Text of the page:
India Stack and P2P Lending
India’s Digital Stack, including Aadhar, eKYC and UPI is paving the way for the country’s shift to a cashless economy. India Stack simplifies the payment challenges which some with alternative lending methods like P2P. eKYC provides information to lenders/P2P lending platforms to better understand the borrower. Access to Aadhar information, further helps lenders verify their borrowers. UPI enables all bank account holders in India to send and receive money instantly from their smartphones without the need to enter bank account information or net banking user id. This helps in better facilitation of digital payments.
The fintech sector has seen immense support from recent government policies, towards the innovation and adoption of technology,while also urging traditional banks and financial institutions to up their game. Consumer demands are evolving, and emerging sectors like online P2P lending are best positioned to address them.
The current Indian P2P lending sector has promising players and businesses that will skyrocket the growth in this particular industry.
Documents required to apply for a P2P loan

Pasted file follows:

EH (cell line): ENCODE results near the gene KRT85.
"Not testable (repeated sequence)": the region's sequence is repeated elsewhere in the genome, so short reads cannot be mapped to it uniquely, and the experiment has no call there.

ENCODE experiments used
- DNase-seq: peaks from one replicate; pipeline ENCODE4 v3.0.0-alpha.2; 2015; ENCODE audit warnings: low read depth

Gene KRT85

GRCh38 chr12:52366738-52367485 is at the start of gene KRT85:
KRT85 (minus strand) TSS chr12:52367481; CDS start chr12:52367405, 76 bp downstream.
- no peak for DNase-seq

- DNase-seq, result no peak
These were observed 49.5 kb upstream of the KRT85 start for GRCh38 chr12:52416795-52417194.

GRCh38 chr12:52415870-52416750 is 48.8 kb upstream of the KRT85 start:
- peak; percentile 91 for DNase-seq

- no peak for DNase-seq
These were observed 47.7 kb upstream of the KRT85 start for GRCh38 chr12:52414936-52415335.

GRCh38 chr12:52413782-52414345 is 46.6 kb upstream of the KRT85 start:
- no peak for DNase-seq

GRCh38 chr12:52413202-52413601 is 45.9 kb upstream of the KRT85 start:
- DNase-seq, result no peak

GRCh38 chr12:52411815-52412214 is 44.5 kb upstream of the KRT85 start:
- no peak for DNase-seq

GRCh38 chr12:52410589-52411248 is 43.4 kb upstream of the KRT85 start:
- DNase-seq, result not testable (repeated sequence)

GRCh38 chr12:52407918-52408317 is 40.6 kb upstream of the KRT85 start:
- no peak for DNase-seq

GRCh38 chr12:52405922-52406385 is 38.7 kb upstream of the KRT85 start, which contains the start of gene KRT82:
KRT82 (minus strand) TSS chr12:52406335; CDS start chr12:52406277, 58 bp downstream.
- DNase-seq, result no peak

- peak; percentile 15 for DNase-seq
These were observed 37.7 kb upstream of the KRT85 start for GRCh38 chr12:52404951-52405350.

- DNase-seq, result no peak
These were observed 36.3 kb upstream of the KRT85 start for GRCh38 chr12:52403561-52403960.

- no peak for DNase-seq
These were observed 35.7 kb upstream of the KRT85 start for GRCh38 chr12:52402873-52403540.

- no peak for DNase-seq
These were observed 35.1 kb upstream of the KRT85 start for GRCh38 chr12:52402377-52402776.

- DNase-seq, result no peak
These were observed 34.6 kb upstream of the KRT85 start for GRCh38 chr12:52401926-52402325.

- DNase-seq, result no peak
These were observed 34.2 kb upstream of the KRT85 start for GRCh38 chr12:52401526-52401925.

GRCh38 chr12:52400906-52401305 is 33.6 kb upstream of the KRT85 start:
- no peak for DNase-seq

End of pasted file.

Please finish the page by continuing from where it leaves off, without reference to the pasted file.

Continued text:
P2P platforms leverage metrics such as credit scores and social media activity to link borrowers and lenders at favourable interest rates. Currently, these platforms have low regulatory restrictions as they simply act as a middle-man between lender, borrower and the partner bank.
The documentation required for lending and borrowing is facilitated by the P2P platform, the individual decides to use. The lender transfers money from his/her bank account to borrower’s bank account. This platform then facilitates the collected of post dated cheques from the borrower, in the lender’s name. This acts as a proxy for the repayments of the loan.
The regulatory concerns in such cases would relate to KYC and recovery practices. Since all payments are through bank accounts, the KYC exercise can be carried out by the banks concerned. Though these platforms claim to follow soft recovery practices, the possibility of use of coercive methods cannot be ruled out.
After the RBI’s regulation, if you need a P2P lending license, your P2P lending platform must be NBFC registration.